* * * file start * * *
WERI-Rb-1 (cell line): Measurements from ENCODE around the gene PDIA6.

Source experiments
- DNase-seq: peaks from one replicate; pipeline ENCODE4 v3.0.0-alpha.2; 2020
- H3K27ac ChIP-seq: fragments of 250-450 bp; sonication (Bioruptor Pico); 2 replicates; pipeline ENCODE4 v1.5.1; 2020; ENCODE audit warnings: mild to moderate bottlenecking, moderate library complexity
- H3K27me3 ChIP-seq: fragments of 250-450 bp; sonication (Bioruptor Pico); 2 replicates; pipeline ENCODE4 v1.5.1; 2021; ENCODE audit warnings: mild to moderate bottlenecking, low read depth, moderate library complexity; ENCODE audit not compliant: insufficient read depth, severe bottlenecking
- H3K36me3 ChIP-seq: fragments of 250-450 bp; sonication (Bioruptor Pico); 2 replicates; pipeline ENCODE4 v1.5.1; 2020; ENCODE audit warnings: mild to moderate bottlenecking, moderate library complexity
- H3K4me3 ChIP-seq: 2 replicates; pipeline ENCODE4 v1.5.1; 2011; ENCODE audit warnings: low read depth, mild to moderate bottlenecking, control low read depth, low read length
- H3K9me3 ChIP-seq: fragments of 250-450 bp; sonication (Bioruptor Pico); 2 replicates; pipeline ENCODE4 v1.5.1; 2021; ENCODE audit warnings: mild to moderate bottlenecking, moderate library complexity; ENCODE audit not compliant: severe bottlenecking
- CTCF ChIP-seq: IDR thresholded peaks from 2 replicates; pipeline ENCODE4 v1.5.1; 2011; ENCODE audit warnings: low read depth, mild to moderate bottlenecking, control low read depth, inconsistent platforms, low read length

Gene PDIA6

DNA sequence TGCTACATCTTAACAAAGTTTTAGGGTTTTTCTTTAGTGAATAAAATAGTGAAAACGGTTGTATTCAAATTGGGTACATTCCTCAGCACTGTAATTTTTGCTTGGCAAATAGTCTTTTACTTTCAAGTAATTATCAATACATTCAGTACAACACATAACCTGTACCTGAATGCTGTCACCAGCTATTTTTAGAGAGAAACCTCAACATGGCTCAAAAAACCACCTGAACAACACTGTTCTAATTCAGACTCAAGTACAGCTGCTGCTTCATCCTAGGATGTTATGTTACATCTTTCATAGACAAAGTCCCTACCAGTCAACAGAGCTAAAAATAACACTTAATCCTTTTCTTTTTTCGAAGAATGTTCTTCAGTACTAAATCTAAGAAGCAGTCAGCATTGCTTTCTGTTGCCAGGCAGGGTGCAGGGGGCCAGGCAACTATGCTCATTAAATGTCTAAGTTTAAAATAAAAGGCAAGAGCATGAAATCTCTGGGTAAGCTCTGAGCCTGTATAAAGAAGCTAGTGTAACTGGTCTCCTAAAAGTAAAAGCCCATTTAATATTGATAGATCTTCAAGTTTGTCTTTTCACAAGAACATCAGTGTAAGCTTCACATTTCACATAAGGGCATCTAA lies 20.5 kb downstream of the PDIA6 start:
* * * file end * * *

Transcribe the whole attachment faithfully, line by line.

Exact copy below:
WERI-Rb-1 (cell line): Measurements from ENCODE around the gene PDIA6.

Source experiments
- DNase-seq: peaks from one replicate; pipeline ENCODE4 v3.0.0-alpha.2; 2020
- H3K27ac ChIP-seq: fragments of 250-450 bp; sonication (Bioruptor Pico); 2 replicates; pipeline ENCODE4 v1.5.1; 2020; ENCODE audit warnings: mild to moderate bottlenecking, moderate library complexity
- H3K27me3 ChIP-seq: fragments of 250-450 bp; sonication (Bioruptor Pico); 2 replicates; pipeline ENCODE4 v1.5.1; 2021; ENCODE audit warnings: mild to moderate bottlenecking, low read depth, moderate library complexity; ENCODE audit not compliant: insufficient read depth, severe bottlenecking
- H3K36me3 ChIP-seq: fragments of 250-450 bp; sonication (Bioruptor Pico); 2 replicates; pipeline ENCODE4 v1.5.1; 2020; ENCODE audit warnings: mild to moderate bottlenecking, moderate library complexity
- H3K4me3 ChIP-seq: 2 replicates; pipeline ENCODE4 v1.5.1; 2011; ENCODE audit warnings: low read depth, mild to moderate bottlenecking, control low read depth, low read length
- H3K9me3 ChIP-seq: fragments of 250-450 bp; sonication (Bioruptor Pico); 2 replicates; pipeline ENCODE4 v1.5.1; 2021; ENCODE audit warnings: mild to moderate bottlenecking, moderate library complexity; ENCODE audit not compliant: severe bottlenecking
- CTCF ChIP-seq: IDR thresholded peaks from 2 replicates; pipeline ENCODE4 v1.5.1; 2011; ENCODE audit warnings: low read depth, mild to moderate bottlenecking, control low read depth, inconsistent platforms, low read length

Gene PDIA6

DNA sequence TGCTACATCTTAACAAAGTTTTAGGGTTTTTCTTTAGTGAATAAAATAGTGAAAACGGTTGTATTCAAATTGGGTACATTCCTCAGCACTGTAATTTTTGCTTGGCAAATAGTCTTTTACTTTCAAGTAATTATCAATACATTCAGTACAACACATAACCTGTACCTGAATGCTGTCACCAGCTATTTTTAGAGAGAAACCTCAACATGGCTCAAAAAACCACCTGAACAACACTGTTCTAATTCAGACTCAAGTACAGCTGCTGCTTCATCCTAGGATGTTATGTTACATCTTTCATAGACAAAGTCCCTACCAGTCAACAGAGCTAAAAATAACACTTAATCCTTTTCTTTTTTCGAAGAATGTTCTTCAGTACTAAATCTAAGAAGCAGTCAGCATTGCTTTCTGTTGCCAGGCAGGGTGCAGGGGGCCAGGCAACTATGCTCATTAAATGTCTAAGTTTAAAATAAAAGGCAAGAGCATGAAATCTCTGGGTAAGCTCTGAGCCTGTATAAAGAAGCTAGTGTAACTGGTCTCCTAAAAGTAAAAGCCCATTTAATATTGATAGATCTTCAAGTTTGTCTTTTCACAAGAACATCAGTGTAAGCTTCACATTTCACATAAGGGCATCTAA lies 20.5 kb downstream of the PDIA6 start: